Domaine Henry at St. Georges d’Orques.
I first met François and Laurence Henry when they were at Domaine St. Martin de la Garrigue outside Montagnac. Since then the family property has been sold and they have gone on to create a new estate of their own. Domaine Henry in St. Georges d’Orques, with a first vintage in 1993. They bought vines from a coop member, eleven hectares, planted with what François called the usual quintet Occitan, as well as Chardonnay, and some Terret, with Terret Noir, Gris and Blanc all in the same vineyard. In 1998 they built a simple functional cellar. The soil in St. Georges is a mixture of jurassic limestone, flint and some villefranchien galets roullées.
This year, 2014, the harvest started with Chardonnay on 3rd September, Terret was picked on the 4th, and the reds waited another week. François talked about modifying the terroir for they stopped using all fertiliser and weed killer in 1998 and are unofficially organic. As François observed ; mon luxe est dans les vignes. Ce n’est pas la casserole qui fait le plat; in other words it is not the saucepan, ie the cellar, which makes the dish. We first tasted some rather murky juice of the first pressing of Terret; it seems ripe and sweet. François uses very little wood; he prefers fruit, the true expression of the terroir.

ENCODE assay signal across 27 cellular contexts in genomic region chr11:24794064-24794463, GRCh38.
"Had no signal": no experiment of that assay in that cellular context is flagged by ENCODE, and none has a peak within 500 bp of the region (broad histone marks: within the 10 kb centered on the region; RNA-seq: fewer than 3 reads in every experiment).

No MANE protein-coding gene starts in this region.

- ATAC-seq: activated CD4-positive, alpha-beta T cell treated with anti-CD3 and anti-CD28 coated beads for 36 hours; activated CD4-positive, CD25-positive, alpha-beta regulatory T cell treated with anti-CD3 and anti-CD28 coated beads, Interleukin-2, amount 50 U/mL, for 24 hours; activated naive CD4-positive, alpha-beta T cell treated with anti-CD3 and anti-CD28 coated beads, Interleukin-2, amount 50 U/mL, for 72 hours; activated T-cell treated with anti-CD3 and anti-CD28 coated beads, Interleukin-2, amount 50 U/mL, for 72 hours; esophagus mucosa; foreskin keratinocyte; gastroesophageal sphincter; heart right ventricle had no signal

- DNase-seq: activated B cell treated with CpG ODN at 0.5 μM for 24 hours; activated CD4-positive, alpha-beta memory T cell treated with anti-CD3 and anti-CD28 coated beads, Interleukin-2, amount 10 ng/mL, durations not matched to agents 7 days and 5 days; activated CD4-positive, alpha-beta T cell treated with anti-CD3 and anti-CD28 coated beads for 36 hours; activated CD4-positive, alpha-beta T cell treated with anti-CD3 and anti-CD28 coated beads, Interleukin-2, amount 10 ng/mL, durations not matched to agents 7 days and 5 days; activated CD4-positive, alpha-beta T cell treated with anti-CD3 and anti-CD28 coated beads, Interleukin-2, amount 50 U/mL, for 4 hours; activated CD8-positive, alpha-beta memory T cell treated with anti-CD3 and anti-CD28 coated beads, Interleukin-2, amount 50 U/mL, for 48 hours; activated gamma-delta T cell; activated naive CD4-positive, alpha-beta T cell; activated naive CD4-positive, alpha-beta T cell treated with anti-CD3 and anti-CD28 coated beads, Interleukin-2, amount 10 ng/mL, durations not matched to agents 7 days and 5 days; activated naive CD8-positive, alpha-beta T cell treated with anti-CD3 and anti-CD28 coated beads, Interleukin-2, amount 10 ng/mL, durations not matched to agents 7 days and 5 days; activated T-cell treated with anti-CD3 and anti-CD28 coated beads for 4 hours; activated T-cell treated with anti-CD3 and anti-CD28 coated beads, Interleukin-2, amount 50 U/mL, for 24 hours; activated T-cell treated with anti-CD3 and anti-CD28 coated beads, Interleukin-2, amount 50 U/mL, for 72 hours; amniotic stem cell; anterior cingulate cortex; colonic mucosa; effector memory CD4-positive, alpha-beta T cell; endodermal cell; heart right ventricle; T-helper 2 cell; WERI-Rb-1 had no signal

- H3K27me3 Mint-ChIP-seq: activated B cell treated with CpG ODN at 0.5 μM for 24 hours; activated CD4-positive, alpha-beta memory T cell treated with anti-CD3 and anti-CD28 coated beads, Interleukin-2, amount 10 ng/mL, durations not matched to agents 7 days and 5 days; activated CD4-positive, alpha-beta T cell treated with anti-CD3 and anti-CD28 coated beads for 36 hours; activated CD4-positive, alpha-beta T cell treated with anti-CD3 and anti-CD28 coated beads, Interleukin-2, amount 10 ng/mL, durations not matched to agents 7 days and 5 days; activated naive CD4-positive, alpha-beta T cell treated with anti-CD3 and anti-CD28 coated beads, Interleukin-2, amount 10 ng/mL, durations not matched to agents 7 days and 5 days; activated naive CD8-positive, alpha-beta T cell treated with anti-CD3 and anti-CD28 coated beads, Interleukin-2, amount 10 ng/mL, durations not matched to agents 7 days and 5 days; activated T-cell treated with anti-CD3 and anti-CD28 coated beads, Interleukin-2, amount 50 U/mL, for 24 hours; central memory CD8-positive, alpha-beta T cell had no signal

Then we tasted bottles, while their fox terrier Curtis provided diversionary activity. They talked about the seal on the label which comes from a document found in the departmental archives, an acte de vente de St. Georges in 1738, with the brand used to mark barrels. St. Georges d’Orques was well known in northern Europe at the time, as the wine travelled along the Canal du Midi to Bordeaux and further north. No one else was interested in using the seal, so François and Laurence have adopted it as their logo on their labels. It features St. George, but without the dragon.
2012 Blanc, Pays des Collines de la Moure – 10.00€
Chardonnay and Terret. The percentage depends on the vintage, but usually Chardonnay accounts for about 70-80%. Quite golden in colour. Quite firm, dry and nutty on both nose and palate. Chardonnay is on villefranchien and the Terret on limestone. It was planted in the 1950s. Good acidity. Quite firm dry structure, on fine lees, in vat for 6 – 10 months. Nicely fresh sappy finish.
2013 Vin Vermeil, St. Georges d'Orques– 12.00€
Rosé de saigné –24 hours on the skins at the most. All five varieties Quite a bright red. Quite solid cherry fruit with an aniseed touch. Quite firms and structured. A food rosé
Altogether there are about 15 – 20 producers of St. Georges d'Orques, of varying sizes and importance. In the village of St. Georges itself, now virtually a suburb of Montpellier, they are the only ones apart from the coop. Other big estates include Fourques, l’Engarran and Guizard at Lavérune. An observation about Domaine de la Rime, which was created when Domaine de la Prose sold some vines – it’s a paradox, la vigne s’échappe, the vines are escaping from those who really live from them. Domaine de la Rime has been created by somebody who wanted some vines for his retirement and Bertrand de Mortillet at Domaine la Prose makes the wine for him.